Instead of giving funds to the police to try and prevent sexual and domestic violence, this money could be invested in women’s centres, trauma services and education. This would provide safety for those likely to be affected by such crimes and provide them with a place to stay rather than placing emphasis on failed prosecutions. Approximately 85,000 women and 12,000 men aged 16-59 experience rape or sexual assault by penetration each year in England and Wales but only around 15% of those who experience sexual assault report this to the police. The fact that so little report their assault implies the level of mistrust in the police and their handling of such issues. Due to austerity, 17% of specialist gender-based violence refuges in England have closed since 2010. With a third of referrals to refuges turned away. Whilst the government boosts spending on the police other services continually suffer when they are also needed just as much. The fact that these services are seen as disposable presents a huge problem within society that cannot be fixed by having more police on the streets. There must be a balance of services where more time and funds are put into forms of social care that are just as important (if not more so) than the police. These kinds of services can prevent violence before it occurs and also provide care for those that have already experienced it. Although policing of sexual violence is a necessary part of the process more emphasis needs to be put on services that are there to aid those that have already suffered such violence and shelters that people can go to escape it.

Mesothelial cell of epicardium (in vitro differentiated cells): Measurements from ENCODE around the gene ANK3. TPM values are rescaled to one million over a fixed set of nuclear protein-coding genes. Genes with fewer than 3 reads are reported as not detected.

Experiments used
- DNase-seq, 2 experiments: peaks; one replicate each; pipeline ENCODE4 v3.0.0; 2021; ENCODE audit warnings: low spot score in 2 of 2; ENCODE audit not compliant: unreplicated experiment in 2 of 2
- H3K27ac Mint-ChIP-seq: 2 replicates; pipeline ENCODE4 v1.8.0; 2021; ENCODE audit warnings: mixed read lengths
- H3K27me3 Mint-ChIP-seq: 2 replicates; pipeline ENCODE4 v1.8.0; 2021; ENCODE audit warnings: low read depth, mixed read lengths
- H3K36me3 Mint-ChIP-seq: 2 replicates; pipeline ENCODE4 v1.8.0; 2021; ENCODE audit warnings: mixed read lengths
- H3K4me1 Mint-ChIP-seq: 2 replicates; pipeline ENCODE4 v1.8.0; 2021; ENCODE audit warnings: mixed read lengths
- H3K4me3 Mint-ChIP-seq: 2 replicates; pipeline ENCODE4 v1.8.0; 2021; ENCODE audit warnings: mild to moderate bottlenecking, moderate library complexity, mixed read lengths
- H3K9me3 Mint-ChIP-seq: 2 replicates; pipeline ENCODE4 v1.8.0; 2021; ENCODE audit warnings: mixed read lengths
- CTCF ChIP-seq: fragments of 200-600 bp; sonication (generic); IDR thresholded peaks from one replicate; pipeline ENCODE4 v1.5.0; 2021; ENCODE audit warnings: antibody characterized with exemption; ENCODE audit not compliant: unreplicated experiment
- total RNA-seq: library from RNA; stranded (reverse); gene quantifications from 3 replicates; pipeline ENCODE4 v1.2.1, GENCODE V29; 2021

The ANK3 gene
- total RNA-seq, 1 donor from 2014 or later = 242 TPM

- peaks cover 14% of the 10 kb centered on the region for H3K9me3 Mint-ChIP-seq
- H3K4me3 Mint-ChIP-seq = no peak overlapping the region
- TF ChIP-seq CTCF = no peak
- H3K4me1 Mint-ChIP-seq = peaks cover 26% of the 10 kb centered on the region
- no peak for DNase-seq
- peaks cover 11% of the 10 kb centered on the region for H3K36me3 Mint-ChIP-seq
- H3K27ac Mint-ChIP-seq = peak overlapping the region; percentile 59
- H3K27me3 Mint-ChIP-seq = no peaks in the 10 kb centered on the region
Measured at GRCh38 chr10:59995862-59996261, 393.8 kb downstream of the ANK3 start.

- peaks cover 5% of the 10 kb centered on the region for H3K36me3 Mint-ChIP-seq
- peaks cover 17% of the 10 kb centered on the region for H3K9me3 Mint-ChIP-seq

The police cannot provide all the answers and should not be expected to do so. ‘Defund the police’ is not a cry to abolish the police completely, but to use some of its funds to boost social care and education, that are just as necessary to prevent crime as the police themselves. The right social care can prevent pathways into crime or people from being in dangerous situations by giving them other opportunities. Both mainstream political parties are focused on the idea of being ‘tough on crime’ when the problems run far deeper than criminal behaviour. The police can be a useful tool but they should not be the main focus, especially, when some of the main areas of political dispute happening at the moment are about racism and violence against women.
Emsley, C. ‘Local Bobby or State Lackey?’ The English police : a political and social history, (Longman: London, 1996), 171-190